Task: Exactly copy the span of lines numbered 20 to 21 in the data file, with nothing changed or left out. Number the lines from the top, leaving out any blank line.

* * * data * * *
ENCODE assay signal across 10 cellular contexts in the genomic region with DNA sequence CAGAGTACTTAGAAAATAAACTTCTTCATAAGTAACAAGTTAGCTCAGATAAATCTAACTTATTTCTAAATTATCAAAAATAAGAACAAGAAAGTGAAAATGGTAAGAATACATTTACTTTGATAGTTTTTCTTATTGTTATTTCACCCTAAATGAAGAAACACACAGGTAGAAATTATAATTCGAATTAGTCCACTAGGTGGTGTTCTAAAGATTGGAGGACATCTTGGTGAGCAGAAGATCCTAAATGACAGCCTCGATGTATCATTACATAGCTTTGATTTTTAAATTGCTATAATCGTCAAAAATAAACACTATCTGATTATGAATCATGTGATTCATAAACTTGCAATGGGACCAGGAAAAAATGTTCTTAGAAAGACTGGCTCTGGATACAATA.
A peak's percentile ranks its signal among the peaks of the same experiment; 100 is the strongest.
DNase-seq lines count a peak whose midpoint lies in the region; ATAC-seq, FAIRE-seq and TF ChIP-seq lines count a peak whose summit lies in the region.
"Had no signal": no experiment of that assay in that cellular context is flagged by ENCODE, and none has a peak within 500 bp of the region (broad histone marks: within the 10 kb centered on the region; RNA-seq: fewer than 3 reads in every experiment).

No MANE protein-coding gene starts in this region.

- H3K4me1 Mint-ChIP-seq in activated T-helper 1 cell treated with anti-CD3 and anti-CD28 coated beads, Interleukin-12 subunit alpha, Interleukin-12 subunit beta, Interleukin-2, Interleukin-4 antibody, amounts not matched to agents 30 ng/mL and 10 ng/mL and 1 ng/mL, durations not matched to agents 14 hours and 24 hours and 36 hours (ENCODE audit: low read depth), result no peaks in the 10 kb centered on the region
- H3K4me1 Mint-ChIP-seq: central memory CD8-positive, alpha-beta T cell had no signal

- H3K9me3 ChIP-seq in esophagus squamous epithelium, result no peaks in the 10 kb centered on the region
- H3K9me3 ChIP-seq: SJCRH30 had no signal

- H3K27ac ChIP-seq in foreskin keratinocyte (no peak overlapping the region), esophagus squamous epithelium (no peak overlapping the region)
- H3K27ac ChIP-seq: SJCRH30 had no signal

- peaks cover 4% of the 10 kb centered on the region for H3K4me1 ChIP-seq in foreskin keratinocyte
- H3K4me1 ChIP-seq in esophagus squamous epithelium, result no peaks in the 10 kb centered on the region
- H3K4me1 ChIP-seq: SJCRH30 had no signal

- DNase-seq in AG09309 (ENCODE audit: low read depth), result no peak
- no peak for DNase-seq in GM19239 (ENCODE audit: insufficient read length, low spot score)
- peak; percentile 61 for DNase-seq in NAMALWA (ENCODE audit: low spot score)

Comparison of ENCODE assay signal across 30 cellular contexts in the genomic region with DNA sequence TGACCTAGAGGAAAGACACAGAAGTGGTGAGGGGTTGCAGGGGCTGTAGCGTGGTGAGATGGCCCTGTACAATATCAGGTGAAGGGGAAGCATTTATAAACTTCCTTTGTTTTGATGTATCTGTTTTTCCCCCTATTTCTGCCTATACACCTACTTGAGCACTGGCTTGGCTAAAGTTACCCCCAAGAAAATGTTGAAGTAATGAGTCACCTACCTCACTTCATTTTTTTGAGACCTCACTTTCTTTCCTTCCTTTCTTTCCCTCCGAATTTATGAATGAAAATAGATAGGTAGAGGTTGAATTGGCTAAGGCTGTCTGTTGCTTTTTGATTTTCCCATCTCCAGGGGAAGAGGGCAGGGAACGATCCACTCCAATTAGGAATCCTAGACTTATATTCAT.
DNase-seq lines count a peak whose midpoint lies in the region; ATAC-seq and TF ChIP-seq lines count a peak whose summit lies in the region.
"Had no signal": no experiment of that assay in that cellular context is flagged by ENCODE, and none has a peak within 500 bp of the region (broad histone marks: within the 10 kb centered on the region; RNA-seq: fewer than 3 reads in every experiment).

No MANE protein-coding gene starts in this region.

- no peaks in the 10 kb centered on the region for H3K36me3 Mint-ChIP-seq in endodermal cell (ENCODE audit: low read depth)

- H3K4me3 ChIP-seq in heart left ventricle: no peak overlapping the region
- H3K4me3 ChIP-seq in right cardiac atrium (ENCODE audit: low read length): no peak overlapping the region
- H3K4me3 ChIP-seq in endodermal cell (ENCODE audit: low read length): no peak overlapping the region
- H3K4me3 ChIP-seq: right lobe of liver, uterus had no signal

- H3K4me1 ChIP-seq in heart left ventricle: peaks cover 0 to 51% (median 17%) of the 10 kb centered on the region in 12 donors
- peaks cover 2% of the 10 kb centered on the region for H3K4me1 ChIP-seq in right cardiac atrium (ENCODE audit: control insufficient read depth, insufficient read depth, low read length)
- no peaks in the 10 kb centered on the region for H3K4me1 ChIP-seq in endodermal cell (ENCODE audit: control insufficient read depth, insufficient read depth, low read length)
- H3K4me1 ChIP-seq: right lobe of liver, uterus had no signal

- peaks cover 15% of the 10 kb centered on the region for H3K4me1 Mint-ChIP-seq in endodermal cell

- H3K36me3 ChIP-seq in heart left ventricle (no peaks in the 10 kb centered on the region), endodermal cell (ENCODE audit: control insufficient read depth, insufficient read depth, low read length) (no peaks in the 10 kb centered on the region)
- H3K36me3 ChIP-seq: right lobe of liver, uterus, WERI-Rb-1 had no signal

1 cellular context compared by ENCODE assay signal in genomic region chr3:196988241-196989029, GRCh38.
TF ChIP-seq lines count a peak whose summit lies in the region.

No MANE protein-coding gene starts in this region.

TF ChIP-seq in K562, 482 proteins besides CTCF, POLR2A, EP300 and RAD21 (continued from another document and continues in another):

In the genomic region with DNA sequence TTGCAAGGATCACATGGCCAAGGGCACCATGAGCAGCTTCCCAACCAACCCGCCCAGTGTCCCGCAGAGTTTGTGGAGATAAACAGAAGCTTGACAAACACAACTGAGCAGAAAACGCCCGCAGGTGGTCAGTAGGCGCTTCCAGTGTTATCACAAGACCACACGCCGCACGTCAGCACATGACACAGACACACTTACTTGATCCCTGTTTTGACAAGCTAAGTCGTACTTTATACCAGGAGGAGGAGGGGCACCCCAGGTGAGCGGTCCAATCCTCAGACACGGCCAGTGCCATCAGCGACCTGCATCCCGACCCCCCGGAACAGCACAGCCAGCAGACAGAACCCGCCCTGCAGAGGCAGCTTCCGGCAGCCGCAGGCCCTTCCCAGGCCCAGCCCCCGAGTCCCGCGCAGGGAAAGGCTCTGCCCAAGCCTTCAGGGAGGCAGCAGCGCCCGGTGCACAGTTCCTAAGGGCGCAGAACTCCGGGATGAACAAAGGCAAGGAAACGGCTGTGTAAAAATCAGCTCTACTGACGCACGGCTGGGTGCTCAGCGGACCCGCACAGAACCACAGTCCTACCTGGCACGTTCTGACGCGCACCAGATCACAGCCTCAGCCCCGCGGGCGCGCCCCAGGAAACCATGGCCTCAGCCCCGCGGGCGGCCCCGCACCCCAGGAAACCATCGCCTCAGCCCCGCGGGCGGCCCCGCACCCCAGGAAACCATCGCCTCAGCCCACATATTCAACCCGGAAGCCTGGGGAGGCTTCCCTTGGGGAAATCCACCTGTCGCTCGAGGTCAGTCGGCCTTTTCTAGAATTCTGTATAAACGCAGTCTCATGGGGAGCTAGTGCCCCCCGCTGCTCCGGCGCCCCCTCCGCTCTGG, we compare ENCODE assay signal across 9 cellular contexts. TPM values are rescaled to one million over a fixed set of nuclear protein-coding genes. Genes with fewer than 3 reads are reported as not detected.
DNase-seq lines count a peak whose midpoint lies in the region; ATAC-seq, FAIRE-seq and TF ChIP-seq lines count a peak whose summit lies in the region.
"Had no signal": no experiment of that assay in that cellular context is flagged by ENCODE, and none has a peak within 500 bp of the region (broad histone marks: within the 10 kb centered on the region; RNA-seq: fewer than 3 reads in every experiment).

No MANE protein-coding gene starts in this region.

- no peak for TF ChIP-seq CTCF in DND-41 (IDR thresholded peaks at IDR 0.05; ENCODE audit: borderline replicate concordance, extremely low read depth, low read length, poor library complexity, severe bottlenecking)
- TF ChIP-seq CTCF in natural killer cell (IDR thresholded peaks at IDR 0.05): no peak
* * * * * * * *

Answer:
"Had no signal": no experiment of that assay in that cellular context is flagged by ENCODE, and none has a peak within 500 bp of the region (broad histone marks: within the 10 kb centered on the region; RNA-seq: fewer than 3 reads in every experiment).

No MANE protein-coding gene starts in this region.